Justin W. Chappell, who devoted his life to human and disability rights, was a terrific public speaker and a wonderful friend to everyone who met him.
RespectAbility mourns the sudden loss of Justin W. Chappell, an alumnus of our National Leadership Program, who passed away in his sleep. Along with his husband Ben Spangenberg, our National Leadership Program Director, Chappell has been heavily involved in RespectAbility’s work for many years. Chappell, like Spangenberg, was a wheelchair user born with Spina bifida. He identified as “a gay man with a disability from a multi-racial family.”
Chappell and Spangenberg attended numerous national political conventions together and met pretty much every top U.S. elected leader in their efforts to advocate for disability rights. They traveled through Iowa and New Hampshire in both 2016 and 2020 to get candidates on the record on disability issues. Chappell wrote 19 pieces for us from the campaign trail that are available to read at The RespectAbility Report.
“Government needs to be educated on disability issues, and government works better when it engages people with disabilities in politics and policy,” Chappell said about lessons learned on the trail.
Chappell was a firsthand witness to a lot of progress for LGBTQ+ rights. In an article from USA Today in 2015, Chappell and Spangenberg discussed how they got engaged in 2011 but wanted to wait until marriage equality was the law in all 50 states before getting married. They sat next to former Human Rights Campaign President Chad Griffin and celebrated as the landmark Obergefell v. Hodges decision was announced.
“There was an overwhelming emotion and acknowledgement that you are loved regardless of who you love and you are not in this struggle alone and that you should never stop fighting an injustice,” Chappell said.
Numerous challenges remain for the LGBTQ+ and disability communities, and Chappell believed that getting more involved in the political system is a way to address them. “We need more candidates who are LGBTQ+, have a disability and are an ally engaging our community in their campaigns and public policy,” Chappell said. Those weren’t empty words. He ran for a place on the Montgomery County Democratic Central Committee of Maryland in 2018.
In 2018, for RespectAbility’s first celebration of LGBTQ+ Pride month, we interviewed Chappell and asked him what advice he would give to people in the disability community and/or the LGBTQ community. He said:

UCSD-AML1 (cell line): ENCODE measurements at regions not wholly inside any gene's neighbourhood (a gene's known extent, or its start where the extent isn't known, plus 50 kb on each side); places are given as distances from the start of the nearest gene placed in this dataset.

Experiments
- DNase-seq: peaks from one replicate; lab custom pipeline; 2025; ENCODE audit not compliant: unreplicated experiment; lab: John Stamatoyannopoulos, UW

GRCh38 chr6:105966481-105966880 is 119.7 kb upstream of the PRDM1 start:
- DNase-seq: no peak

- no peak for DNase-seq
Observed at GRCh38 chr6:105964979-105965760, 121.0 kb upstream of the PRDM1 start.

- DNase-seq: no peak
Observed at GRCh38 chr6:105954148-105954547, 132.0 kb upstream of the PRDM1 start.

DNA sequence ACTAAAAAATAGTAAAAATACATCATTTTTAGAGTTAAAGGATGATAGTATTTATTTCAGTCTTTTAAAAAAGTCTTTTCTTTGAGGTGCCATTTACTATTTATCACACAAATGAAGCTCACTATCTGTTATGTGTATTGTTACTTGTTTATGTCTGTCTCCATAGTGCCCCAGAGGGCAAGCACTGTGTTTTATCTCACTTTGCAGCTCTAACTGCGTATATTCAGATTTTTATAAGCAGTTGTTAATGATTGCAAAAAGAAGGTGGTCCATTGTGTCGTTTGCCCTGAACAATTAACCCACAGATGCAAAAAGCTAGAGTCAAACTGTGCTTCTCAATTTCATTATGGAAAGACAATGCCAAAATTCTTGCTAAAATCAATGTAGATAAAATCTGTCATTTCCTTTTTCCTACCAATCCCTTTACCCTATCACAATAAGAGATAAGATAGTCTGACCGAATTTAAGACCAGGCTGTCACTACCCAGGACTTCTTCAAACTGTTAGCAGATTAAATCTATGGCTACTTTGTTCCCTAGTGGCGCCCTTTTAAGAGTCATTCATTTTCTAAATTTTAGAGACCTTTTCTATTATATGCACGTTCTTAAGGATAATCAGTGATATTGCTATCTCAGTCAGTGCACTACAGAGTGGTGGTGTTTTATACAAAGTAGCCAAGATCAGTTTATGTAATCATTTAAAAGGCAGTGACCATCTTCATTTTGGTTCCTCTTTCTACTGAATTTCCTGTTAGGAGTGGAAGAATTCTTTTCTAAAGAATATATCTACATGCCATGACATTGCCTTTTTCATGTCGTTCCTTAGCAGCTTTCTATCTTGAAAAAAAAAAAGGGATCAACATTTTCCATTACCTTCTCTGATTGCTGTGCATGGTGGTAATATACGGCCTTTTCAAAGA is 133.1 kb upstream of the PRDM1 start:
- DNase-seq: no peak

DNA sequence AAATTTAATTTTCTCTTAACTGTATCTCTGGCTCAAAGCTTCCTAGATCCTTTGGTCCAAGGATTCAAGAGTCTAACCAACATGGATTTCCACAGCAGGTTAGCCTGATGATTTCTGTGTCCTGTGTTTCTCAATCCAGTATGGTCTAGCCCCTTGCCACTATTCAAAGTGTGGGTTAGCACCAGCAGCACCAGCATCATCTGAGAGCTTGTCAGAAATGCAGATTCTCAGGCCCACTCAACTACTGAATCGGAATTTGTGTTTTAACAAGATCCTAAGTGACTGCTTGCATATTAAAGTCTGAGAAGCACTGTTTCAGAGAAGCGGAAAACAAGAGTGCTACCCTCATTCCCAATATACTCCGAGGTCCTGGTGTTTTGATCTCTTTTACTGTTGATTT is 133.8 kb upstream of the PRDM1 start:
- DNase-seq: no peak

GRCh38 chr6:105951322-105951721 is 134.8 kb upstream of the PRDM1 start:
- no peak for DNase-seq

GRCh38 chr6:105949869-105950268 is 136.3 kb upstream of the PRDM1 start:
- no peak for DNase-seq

“I want young people in the LGBTQ and disability community to know they are loved and appreciated for their unique dreams, talents, and skills. Young people with disabilities need to engage in the political process because, as disability rights leader Justin Dart said, ‘get into politics as if your life depends on it…because it does.’ The LGBTQ community and disability community have been most successful when we stand together out and proud of our identity, united against bigotry and hate directed toward any member of our community. We ought to be proud of our unique talents, skills, dreams and unafraid to share them with others.”
Chappell was immensely charming, completely devoted to human and disability rights, a terrific public speaker, and a wonderful friend. He is survived by his husband, Ben Spangenberg, his parents, Gerald and Jean Chappell, and his siblings, Danielle Chappell (Karl Adler), Greg Chappell (Michelle Chappell), and Courtney Chappell (Dan Hadley), as well as two nieces and three nephews. He is also survived by his cats, Dolly, Madison, and James.
Chappell was preceded in death by his grandmothers, Doris Rooker and Mozelle Chappell.
Visitation will be on Wednesday, September 15th, from 5:00 p.m. to 8:00 p.m. at the Donaldson Funeral Home, 313 Talbott Ave, Laurel, MD 20707. The funeral service will be on Friday, September 17th, at 11:00 a.m. at the Donaldson Funeral Home.
Memorial donations may be made to RespectAbility at www.respectability.org/donate/.
Online condolences can be made at www.donaldsonfuneralhomes.com.